US3557901A - Sound diffuser for loudspeaker and loudspeaker incorporating same - Google Patents

Sound diffuser for loudspeaker and loudspeaker incorporating same Download PDF

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US3557901A
US3557901A US3557901DA US3557901A US 3557901 A US3557901 A US 3557901A US 3557901D A US3557901D A US 3557901DA US 3557901 A US3557901 A US 3557901A
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loudspeaker
sound
cone
diffuser unit
radially arranged
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Richard Owen Young
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RICHARD OWEN YOUNG
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RICHARD OWEN YOUNG
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    • HELECTRICITY
    • H04ELECTRIC COMMUNICATION TECHNIQUE
    • H04RLOUDSPEAKERS, MICROPHONES, GRAMOPHONE PICK-UPS OR LIKE ACOUSTIC ELECTROMECHANICAL TRANSDUCERS; DEAF-AID SETS; PUBLIC ADDRESS SYSTEMS
    • H04R1/00Details of transducers, loudspeakers or microphones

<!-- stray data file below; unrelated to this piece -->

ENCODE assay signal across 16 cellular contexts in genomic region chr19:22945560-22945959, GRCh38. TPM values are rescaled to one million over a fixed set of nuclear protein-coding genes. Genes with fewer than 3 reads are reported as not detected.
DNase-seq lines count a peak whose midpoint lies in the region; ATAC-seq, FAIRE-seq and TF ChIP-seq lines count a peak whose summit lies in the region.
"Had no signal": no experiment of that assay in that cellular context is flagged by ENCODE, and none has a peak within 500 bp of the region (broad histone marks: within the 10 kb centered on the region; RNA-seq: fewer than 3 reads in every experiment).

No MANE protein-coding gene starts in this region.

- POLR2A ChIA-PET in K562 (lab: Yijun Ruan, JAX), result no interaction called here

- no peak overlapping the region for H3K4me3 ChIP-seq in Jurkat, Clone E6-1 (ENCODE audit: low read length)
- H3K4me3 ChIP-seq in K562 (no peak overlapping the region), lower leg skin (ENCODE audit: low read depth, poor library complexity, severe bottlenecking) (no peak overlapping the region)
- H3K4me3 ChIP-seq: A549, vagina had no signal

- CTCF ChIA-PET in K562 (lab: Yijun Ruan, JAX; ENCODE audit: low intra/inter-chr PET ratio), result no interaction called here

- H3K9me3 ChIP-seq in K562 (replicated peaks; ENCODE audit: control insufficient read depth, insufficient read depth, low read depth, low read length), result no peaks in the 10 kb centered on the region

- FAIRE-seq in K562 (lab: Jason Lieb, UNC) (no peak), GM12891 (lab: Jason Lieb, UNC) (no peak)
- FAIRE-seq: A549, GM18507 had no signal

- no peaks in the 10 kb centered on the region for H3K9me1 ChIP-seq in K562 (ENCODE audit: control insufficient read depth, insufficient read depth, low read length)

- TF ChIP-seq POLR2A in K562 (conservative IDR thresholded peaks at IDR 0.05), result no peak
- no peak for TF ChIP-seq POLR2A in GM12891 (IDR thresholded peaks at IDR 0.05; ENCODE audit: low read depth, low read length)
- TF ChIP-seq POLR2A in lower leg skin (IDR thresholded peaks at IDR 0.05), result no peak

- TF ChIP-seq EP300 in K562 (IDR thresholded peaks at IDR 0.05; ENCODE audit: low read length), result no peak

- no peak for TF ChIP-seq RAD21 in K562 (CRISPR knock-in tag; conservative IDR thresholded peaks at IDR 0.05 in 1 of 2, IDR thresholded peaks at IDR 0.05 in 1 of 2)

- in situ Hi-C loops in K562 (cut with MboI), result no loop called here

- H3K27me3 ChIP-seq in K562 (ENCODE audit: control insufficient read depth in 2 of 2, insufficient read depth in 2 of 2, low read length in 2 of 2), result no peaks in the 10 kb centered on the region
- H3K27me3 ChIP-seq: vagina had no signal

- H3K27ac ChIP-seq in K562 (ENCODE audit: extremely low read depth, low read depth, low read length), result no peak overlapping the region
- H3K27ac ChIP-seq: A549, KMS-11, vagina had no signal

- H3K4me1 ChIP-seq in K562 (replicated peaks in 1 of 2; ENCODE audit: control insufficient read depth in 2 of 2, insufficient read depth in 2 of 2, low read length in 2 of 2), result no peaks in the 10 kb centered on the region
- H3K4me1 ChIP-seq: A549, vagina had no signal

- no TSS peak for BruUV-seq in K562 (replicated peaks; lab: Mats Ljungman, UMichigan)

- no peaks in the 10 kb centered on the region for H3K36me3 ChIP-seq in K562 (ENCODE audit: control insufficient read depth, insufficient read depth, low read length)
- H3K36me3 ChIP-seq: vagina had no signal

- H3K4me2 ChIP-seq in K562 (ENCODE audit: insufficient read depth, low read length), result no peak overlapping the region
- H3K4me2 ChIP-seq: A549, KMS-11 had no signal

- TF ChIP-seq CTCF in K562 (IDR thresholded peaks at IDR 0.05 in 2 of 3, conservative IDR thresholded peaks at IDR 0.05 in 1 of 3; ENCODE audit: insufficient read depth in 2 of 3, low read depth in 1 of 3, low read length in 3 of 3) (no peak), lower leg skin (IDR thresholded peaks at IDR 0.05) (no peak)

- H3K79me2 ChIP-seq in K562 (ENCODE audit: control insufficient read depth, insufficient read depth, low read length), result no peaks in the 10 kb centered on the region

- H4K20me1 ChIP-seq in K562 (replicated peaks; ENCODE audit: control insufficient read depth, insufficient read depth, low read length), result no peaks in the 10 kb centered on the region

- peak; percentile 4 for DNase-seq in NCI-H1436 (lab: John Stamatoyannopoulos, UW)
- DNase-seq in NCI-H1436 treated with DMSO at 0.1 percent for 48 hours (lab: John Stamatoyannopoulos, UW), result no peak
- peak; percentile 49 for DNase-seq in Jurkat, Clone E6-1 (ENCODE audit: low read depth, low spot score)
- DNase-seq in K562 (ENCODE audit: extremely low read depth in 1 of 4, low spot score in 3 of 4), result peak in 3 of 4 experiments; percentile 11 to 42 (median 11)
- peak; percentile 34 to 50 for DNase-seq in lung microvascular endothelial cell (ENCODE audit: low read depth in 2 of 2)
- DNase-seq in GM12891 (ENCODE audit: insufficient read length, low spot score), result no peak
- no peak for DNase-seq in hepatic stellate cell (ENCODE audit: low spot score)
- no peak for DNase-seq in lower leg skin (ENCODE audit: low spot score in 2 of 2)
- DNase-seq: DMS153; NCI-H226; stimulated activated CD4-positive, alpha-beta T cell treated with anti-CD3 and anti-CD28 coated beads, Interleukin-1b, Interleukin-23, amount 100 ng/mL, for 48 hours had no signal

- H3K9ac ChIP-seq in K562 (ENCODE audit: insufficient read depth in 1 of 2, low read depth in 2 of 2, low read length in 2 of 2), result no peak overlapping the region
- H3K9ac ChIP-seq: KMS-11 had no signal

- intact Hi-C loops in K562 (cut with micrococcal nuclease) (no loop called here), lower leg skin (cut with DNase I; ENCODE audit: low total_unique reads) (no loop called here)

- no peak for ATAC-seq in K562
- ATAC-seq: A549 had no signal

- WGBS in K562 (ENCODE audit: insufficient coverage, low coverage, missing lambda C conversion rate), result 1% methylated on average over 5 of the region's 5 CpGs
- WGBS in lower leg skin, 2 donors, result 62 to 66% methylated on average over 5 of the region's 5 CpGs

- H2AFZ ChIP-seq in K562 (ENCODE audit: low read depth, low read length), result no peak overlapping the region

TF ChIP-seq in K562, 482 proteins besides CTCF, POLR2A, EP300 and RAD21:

• H04R1/20Arrangements for obtaining desired frequency or directional characteristics
    • H04R1/32Arrangements for obtaining desired frequency or directional characteristics for obtaining desired directional characteristic only
    • H04R1/34Arrangements for obtaining desired frequency or directional characteristics for obtaining desired directional characteristic only by using a single transducer with sound reflecting, diffracting, directing or guiding means
    • H04R1/345Arrangements for obtaining desired frequency or directional characteristics for obtaining desired directional characteristic only by using a single transducer with sound reflecting, diffracting, directing or guiding means for loudspeakers

Abstract

A sound diffuser unit comprising a plurality of spaced radially arranged, spokelike members which lie in a common plane. The unit is adapted to be supported in front of, or mounted directly on a loudspeaker. In the preferred embodiment, each of the spokelike members has tapered, angularly positioned, sound impinging surfaces which converge toward the loudspeaker cone and come together along a sound wave dividing line so that a portion of the sound emanating from the loudspeaker will impinge on the surfaces and will be deflected in different directions thereby to provide a greater sound dispersion pattern than can normally be obtained from the loudspeaker.